Friday, 11 June 2010

Review: All My Sons, Apollo Theatre

At this late stage, there's not much more of originality that can be added to the superlative reviews already heaped on the revival of Howard Davies' production of All My Sons at the Apollo Theatre. This is a stunningly good production of Arthur Miller's first successful play, a tale of conscience and culpability in post-war America that has obvious resonances today.

Joe Keller is the archetypal Miller protagonist, an everyman pursuing the American Dream, apparently with success. William Dudley's solidly realistic house and garden not only provide a beautifully naturalistic backdrop, but represent the material security he has established for his family. But based on wartime profiteering and his "talent for ignoring things", this comfortable lifestyle is under threat.

David Suchet gives a virtuoso performance as Keller, winning over friends, family and neighbourhood children alike with his blend of charisma and beneficence. His mistake, of course, is that he is all too ready to believe his own spin, clinging to his lies for support long after they unravel. There is something utterly compelling about his downfall, as Suchet's confident entertainer is diminished to a bewildered shell of man.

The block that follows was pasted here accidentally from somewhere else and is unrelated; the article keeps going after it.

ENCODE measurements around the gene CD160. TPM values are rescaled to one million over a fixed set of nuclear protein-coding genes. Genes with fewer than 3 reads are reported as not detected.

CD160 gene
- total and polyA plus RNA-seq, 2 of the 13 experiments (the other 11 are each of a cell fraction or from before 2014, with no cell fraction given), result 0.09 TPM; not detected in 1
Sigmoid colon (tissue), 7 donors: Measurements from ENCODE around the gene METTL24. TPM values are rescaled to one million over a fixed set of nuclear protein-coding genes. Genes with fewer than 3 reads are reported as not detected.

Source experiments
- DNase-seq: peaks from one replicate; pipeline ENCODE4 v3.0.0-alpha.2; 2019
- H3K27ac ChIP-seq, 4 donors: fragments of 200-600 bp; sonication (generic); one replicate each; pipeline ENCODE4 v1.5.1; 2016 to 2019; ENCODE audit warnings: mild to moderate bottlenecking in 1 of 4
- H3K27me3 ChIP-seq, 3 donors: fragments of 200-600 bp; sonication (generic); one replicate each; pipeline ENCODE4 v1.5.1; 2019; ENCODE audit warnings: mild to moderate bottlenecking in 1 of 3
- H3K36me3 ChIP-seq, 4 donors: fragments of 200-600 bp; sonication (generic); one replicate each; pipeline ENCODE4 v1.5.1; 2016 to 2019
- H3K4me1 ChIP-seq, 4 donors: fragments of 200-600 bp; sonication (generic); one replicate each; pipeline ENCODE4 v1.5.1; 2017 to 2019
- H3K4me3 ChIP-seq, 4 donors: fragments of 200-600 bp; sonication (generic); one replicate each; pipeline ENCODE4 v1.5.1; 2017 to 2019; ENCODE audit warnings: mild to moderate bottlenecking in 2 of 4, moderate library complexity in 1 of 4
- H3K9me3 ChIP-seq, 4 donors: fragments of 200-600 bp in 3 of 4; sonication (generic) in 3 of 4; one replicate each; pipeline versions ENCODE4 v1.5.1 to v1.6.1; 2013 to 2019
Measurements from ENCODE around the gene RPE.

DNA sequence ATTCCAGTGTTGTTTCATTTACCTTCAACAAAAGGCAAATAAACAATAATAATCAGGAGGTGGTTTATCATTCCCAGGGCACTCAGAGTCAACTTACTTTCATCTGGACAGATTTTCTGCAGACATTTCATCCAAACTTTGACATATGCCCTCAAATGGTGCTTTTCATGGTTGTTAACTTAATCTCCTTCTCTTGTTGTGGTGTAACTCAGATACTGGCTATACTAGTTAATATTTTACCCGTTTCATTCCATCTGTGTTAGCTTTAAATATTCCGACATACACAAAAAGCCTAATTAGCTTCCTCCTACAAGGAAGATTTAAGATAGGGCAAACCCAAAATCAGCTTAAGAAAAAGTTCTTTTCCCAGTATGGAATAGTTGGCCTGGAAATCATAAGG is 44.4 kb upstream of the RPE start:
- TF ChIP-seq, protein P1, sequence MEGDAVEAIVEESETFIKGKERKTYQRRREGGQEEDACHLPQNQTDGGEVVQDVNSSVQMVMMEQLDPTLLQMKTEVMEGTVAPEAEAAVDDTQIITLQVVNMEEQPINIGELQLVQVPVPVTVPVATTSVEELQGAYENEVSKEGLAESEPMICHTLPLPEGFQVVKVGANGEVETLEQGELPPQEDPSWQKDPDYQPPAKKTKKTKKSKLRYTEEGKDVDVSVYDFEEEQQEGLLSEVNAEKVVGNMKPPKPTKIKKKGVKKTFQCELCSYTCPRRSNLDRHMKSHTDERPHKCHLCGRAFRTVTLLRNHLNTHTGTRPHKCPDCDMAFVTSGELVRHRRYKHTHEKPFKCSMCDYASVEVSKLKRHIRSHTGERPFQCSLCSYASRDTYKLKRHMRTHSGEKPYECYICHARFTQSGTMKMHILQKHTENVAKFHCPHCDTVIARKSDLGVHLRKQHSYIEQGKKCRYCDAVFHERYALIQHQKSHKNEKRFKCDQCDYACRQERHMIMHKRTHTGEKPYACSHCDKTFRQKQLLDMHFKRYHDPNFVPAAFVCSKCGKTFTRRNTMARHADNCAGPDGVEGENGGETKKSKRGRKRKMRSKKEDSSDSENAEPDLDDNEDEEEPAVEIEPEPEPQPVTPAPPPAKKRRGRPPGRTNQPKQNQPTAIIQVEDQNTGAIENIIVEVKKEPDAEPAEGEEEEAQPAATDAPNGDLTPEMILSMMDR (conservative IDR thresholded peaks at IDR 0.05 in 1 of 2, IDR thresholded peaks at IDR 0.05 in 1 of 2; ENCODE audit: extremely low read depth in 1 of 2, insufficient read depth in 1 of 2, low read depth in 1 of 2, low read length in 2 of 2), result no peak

Wife Kate, played by Zoë Wanamaker, is too preoccupied with her own pretenses to fall under his spell fully. Clinging to the belief that her youngest son is still alive, Wanamaker wrings every ounce of sympathy and emotional turmoil from the script to create a multi-layered portrayal that I still find myself thinking about days later.

With this powerful pairing then, it's equally impressive that the supporting cast is quite so good as well. Stephen Campbell Moore as the son that survived the war manages exceptionally well in a part that can be rather unforgiving, while Jemima Rooper as his fiancée maintains the necessary uncertainty that her role as outsider and catalyst demands, particularly in the final scenes.

The narrative tension mounts up slowly - a line here, a reference there - but the pieces slide into place just a split second before the audience is aware of the outcome, and the tragic denouement manages to be shocking in its inevitability. Theatre as its best.

£30 for the balcony. Ah, the West End, nemesis to the theatregoer on a shoestring. I will certainly be keeping my ear to the ground for any word of cheap tickets for All My Sons, but with such great reviews, I wouldn't hold out much hope.


Total Cost:
£33.50, but worth every penny.

All My Sons is currently running at the Apollo until 2nd October 2010. Tickets can be booked online here.

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